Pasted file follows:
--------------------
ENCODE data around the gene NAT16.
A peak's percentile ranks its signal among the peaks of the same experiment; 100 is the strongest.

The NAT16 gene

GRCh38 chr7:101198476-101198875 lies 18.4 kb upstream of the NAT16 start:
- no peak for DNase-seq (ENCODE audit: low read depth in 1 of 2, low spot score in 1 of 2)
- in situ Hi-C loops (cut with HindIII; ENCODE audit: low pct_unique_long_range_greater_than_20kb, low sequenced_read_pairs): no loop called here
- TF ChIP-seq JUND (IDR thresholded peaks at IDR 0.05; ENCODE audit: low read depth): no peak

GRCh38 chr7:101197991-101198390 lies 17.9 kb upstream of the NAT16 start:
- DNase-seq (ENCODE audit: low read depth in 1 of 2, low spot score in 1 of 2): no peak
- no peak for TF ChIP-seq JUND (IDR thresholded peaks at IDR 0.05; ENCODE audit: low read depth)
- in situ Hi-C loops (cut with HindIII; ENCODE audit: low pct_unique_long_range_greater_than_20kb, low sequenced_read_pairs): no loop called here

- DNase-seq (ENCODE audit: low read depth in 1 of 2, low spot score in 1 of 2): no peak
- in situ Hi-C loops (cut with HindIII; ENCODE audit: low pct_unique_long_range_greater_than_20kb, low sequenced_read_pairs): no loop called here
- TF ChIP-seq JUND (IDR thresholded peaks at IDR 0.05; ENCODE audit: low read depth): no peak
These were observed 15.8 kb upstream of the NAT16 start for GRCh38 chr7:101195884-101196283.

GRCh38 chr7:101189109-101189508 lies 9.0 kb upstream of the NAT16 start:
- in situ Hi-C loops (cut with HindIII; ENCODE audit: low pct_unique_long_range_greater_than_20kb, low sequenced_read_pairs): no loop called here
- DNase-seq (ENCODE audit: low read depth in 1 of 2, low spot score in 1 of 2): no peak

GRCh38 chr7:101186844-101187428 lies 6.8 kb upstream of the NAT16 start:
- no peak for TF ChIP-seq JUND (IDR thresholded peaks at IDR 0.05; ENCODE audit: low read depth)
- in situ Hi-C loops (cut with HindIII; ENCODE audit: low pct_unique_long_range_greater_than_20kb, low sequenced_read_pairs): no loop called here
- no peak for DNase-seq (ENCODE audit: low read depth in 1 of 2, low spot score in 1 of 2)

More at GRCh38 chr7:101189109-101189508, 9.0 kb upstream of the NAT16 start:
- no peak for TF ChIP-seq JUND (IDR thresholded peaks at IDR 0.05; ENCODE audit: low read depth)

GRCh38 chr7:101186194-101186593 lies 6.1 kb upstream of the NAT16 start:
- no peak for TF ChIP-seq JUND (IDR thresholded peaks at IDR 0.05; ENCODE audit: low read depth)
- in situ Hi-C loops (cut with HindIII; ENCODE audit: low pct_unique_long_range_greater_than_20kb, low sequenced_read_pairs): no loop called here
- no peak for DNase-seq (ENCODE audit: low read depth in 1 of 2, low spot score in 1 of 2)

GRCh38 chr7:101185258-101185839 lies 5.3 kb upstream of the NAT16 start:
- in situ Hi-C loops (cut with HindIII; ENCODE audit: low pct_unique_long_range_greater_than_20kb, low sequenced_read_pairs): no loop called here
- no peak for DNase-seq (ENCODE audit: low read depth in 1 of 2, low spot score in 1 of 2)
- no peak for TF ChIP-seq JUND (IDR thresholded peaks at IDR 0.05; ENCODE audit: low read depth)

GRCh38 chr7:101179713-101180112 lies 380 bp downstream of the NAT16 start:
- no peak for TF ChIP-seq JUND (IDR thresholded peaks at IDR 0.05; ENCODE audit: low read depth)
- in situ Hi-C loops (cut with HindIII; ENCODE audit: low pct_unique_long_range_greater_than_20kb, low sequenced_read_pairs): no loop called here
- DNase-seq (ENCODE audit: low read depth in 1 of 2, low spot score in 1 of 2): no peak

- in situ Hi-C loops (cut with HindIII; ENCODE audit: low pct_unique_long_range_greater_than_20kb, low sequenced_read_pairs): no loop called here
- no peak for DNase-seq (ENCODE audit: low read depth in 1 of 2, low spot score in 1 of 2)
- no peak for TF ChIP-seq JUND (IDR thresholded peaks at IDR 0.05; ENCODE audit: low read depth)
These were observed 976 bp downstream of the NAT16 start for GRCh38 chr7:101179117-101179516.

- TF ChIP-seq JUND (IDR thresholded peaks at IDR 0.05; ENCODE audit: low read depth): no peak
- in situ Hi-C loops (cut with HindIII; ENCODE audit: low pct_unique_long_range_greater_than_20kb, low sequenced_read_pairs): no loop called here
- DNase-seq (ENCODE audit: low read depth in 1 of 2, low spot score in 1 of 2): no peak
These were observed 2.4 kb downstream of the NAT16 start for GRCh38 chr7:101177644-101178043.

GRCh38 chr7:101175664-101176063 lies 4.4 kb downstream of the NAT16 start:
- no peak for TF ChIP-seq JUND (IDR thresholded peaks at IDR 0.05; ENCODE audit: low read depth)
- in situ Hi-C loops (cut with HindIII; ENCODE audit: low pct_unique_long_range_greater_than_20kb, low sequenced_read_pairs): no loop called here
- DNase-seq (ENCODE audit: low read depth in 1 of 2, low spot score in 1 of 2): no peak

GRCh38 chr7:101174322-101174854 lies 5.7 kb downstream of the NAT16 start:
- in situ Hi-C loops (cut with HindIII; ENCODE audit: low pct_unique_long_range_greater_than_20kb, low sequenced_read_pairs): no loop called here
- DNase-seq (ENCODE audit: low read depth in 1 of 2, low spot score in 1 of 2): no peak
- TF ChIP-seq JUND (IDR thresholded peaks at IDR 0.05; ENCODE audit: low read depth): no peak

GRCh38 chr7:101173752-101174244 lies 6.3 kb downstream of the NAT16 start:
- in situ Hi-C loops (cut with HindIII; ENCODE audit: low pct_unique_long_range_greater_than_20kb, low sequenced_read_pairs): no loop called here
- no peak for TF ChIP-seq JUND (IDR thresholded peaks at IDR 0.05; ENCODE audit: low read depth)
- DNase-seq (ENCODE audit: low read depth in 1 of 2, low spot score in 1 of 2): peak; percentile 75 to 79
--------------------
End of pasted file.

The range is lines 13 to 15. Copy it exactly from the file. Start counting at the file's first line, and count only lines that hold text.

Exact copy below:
- in situ Hi-C loops (cut with HindIII; ENCODE audit: low pct_unique_long_range_greater_than_20kb, low sequenced_read_pairs): no loop called here
- TF ChIP-seq JUND (IDR thresholded peaks at IDR 0.05; ENCODE audit: low read depth): no peak
These were observed 15.8 kb upstream of the NAT16 start for GRCh38 chr7:101195884-101196283.